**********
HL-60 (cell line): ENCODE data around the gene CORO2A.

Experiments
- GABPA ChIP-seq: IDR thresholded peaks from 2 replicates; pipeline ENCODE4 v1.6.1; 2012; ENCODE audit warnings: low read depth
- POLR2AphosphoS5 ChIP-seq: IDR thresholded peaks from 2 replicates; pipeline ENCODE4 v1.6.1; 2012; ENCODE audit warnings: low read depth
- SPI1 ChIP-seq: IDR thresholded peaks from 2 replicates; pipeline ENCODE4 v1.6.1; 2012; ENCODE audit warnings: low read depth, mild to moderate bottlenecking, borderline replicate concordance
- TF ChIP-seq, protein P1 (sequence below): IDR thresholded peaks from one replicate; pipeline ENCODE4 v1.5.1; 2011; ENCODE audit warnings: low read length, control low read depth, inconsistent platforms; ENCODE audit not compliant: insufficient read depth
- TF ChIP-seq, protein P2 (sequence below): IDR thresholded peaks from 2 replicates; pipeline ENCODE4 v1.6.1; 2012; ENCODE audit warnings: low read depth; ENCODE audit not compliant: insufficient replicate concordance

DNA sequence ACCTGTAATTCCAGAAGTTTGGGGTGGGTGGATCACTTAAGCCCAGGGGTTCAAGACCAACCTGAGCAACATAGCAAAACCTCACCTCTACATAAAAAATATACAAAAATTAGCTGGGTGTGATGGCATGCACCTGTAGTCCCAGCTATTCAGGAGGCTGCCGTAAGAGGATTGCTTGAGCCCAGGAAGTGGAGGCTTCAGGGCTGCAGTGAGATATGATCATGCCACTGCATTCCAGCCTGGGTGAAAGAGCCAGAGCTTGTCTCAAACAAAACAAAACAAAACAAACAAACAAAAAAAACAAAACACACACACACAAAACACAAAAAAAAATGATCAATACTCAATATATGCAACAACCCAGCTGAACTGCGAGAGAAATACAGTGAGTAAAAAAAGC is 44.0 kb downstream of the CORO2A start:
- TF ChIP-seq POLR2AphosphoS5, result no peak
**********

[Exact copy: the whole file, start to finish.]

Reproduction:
HL-60 (cell line): ENCODE data around the gene CORO2A.

Experiments
- GABPA ChIP-seq: IDR thresholded peaks from 2 replicates; pipeline ENCODE4 v1.6.1; 2012; ENCODE audit warnings: low read depth
- POLR2AphosphoS5 ChIP-seq: IDR thresholded peaks from 2 replicates; pipeline ENCODE4 v1.6.1; 2012; ENCODE audit warnings: low read depth
- SPI1 ChIP-seq: IDR thresholded peaks from 2 replicates; pipeline ENCODE4 v1.6.1; 2012; ENCODE audit warnings: low read depth, mild to moderate bottlenecking, borderline replicate concordance
- TF ChIP-seq, protein P1 (sequence below): IDR thresholded peaks from one replicate; pipeline ENCODE4 v1.5.1; 2011; ENCODE audit warnings: low read length, control low read depth, inconsistent platforms; ENCODE audit not compliant: insufficient read depth
- TF ChIP-seq, protein P2 (sequence below): IDR thresholded peaks from 2 replicates; pipeline ENCODE4 v1.6.1; 2012; ENCODE audit warnings: low read depth; ENCODE audit not compliant: insufficient replicate concordance

DNA sequence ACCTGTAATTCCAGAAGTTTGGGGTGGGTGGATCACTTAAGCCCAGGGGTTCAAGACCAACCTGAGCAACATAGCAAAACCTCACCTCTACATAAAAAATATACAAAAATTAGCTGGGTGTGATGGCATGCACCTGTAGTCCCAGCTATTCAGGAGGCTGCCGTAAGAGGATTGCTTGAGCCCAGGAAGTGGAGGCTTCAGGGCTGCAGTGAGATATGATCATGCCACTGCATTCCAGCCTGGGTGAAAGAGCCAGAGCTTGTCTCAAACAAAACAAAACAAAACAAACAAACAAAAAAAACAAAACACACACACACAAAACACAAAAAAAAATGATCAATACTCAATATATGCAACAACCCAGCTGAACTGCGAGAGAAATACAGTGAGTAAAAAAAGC is 44.0 kb downstream of the CORO2A start:
- TF ChIP-seq POLR2AphosphoS5, result no peak